Overdraft charges set for ‘biggest shake-up in a generation’

overdraft costs

Radical plans to overhaul how banks charge customers for overdrafts – including stopping firms charging higher prices for unarranged borrowing – have been proposed by the City regulator.

The Financial Conduct Authority (FCA) will also ban fixed fees for borrowing through an overdraft and make charges simpler to understand under its proposals.

The watchdog described the plans as the biggest shake-up to the overdraft market in a generation.

Press release: We announce proposals to fundamentally reform the way banks charge for overdrafts and extend protections for other high-cost credit products https://t.co/kjCL5r44Xi #faircredit

— FCA (@TheFCA) December 18, 2018

In 2017, firms made more than £2.4 billion from overdrafts alone, with around 30% from unarranged overdrafts.

More than 50% of banks’ unarranged overdraft fees came from just 1.5% of customers in 2016.

People living in deprived areas are more likely to be affected by these fees and in some cases unarranged overdraft fees can be more than 10 times as high as fees for payday loans, the FCA said.

The FCA said the changes it is proposing include:

– Ensuring the price for each overdraft will be a simple, single interest rate – with no fixed daily or monthly charges;

– Tackling the highest costs in the market by stopping firms from charging higher prices when customers use an unarranged overdraft;

– Banning fixed fees for borrowing through an overdraft;

– Mandating that arranged overdraft prices must be advertised in a standard way, including an APR (annual percentage rate) to help customers compare them against other products;

– Telling banks to do more to identify overdraft customers who are showing signs of financial strain or are in financial difficulty, and to help them to reduce their overdraft use.

Andrew Bailey, chief executive of the FCA, said: “Today we are proposing to make the biggest intervention in the overdraft market for a generation.

“These changes would provide greater protection for the millions of people who use an overdraft, particularly the most vulnerable.

“It is clear to us that the way banks manage and charge for overdrafts needed fundamental reform.

“We are proposing a series of radical changes to simplify the way banks charge for overdrafts and tackle high charging for unarranged overdrafts.

“These changes would make overdrafts simpler, fairer, and easier to manage.”

Our findings, proposals and remedies on overdrafts and high-cost credit #faircredit pic.twitter.com/KW0QUys4Zd

— FCA (@TheFCA) December 18, 2018

The proposals are part of the FCA’s wide-ranging high cost credit review, which has seen it probe various types of borrowing.

As part of the review, the FCA also recently proposed a price cap on the rent-to-own sector which is subject to consultation and could save consumers up to £22.7 million per year. A price cap has already been imposed on payday lenders.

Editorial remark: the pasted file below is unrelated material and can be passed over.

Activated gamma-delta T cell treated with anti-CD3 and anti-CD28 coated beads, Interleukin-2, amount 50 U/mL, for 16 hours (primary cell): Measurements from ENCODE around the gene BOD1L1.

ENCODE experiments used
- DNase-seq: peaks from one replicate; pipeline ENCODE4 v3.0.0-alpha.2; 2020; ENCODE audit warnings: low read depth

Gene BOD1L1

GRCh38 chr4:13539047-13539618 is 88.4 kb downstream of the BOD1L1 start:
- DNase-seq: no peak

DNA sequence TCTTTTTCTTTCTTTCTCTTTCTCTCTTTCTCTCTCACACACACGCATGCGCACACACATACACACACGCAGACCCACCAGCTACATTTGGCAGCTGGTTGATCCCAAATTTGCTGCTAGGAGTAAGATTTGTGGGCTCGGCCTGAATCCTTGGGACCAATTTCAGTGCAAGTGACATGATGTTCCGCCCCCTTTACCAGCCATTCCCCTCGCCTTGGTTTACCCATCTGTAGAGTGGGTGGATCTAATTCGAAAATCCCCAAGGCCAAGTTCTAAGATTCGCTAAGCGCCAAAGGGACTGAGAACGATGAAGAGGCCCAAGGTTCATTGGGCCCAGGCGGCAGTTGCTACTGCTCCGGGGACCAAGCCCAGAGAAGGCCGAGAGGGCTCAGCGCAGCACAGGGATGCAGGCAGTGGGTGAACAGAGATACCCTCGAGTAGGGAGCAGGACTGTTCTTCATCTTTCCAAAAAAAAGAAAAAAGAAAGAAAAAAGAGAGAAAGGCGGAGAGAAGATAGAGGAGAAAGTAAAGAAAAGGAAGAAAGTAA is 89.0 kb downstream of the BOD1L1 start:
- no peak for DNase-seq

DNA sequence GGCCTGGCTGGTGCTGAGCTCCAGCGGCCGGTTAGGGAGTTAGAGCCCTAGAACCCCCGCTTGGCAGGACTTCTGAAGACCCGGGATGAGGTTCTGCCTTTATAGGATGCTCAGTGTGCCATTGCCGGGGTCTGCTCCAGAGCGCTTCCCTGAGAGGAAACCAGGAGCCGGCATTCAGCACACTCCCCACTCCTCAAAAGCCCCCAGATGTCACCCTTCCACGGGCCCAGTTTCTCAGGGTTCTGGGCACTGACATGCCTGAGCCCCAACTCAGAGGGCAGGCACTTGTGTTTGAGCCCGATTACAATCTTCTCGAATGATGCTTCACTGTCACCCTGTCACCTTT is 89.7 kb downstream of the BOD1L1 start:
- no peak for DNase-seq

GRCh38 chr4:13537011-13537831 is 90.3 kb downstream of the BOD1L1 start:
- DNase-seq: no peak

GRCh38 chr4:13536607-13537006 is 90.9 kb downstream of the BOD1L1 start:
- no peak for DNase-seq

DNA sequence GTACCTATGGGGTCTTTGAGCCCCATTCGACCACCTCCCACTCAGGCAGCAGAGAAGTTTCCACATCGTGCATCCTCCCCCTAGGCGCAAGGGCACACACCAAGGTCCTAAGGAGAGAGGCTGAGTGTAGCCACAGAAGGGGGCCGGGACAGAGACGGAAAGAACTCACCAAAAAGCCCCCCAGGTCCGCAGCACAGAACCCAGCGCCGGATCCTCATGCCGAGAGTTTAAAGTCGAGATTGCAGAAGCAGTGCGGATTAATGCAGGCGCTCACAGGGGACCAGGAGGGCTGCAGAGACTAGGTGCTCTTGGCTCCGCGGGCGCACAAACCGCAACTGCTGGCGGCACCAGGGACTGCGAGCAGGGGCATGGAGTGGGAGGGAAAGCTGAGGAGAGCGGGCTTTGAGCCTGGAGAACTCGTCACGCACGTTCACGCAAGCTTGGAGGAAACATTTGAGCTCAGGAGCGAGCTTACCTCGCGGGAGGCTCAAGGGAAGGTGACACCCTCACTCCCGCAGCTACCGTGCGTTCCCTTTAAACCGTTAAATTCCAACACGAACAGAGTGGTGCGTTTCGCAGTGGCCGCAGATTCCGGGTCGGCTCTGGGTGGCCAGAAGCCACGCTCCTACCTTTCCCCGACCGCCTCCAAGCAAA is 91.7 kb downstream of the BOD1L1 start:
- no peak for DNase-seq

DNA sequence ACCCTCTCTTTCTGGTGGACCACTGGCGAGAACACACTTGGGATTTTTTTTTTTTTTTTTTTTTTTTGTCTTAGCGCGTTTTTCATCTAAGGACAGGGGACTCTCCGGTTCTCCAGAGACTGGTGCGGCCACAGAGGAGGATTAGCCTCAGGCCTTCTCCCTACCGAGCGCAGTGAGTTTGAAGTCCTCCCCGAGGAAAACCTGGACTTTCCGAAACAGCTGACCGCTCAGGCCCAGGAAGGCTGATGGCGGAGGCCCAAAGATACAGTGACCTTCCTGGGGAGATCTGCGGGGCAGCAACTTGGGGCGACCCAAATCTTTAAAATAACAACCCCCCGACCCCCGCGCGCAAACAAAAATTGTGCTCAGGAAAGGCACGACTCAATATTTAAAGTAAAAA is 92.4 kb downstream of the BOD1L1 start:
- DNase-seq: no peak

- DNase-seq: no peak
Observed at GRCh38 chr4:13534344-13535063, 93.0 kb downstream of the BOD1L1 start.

The FCA also said it is making changes, proposed in May, to give more protection to consumers in the home-collected credit, catalogue credit and store card sectors.

It also said on Tuesday that it is proposing additional protections on “buy now, pay later” offers, including stopping backdated interest for repayments made during the offer period.

The FCA will consider feedback before publishing policy statements on overdrafts and buy now, pay later offers in June 2019.

Finance expert Andrew Hagger, of Moneycomms, said the overdraft proposals “will prevent customers getting a raw deal”.

He said: “The banning of fixed-fee overdrafts is long overdue as they are simply punitive, particularly for those who borrow short-term or relatively small amounts.

“The banks have tried to claim that fixed-fee charging is easier for customers to understand – that might be so but such ‘transparency’ comes at a huge cost for the borrower.”

The FCA’s proposals were also welcomed by StepChange Debt Charity, which said in the first half of this year just under half (47%) of its clients had an overdraft at the time they contacted the organisation.

Overdrafts were the second most commonly-held consumer credit debt after credit cards, it said, and the average overdraft debt was £1,523.

StepChange head of policy Peter Tutton said: “We are extremely pleased to see the FCA’s plans for robust new rules on unauthorised overdraft charges.

“These should help to disrupt the toxic ‘debt spiral’ effect that overdrafts can create, trapping people in a persistent cycle of overdraft debt.

“Requiring firms to intervene earlier and more meaningfully when their customers show repeated use of overdrafts is hugely important, too.”

Jenni Allen, managing director of Which? Money, also welcomed the clampdown on “rip-off unarranged overdraft charges”.

She added: “Today’s strong action from the regulator will come as a massive relief for all those regularly hit with such extortionate charges, which cost some people thousands a year.

“The regulator must now ensure these important changes are swiftly introduced and enforced.”